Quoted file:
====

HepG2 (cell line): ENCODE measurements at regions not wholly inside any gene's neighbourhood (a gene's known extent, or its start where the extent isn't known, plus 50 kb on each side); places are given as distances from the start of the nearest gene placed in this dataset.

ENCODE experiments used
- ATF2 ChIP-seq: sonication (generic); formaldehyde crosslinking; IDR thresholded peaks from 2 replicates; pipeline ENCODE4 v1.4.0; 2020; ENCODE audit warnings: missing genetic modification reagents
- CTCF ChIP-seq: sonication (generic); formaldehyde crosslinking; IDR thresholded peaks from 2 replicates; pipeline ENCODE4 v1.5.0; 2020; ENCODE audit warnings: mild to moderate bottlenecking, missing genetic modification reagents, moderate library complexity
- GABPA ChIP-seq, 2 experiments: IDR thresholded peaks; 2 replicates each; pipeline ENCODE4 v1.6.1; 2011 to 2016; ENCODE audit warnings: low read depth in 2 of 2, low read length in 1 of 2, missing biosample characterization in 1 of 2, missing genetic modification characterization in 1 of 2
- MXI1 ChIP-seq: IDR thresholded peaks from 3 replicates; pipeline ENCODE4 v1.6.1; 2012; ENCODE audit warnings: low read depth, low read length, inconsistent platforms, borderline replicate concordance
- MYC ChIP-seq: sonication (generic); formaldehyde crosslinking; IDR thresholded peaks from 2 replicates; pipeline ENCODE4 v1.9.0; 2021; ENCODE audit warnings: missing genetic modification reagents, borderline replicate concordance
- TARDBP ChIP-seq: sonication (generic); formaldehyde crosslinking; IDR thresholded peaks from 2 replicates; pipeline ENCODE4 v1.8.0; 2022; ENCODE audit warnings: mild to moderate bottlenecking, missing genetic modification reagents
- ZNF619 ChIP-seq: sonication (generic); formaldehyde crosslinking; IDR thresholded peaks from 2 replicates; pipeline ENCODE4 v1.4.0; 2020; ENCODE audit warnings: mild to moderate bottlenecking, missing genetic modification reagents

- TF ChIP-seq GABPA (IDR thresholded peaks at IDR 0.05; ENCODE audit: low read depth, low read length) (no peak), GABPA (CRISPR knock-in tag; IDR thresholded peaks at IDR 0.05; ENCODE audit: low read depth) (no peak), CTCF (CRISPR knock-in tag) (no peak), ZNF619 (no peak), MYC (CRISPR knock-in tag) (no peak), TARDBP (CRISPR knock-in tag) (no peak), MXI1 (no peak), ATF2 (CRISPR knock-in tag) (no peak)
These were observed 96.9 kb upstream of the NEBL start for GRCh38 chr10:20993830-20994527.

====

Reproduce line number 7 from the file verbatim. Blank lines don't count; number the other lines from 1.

- MYC ChIP-seq: sonication (generic); formaldehyde crosslinking; IDR thresholded peaks from 2 replicates; pipeline ENCODE4 v1.9.0; 2021; ENCODE audit warnings: missing genetic modification reagents, borderline replicate concordance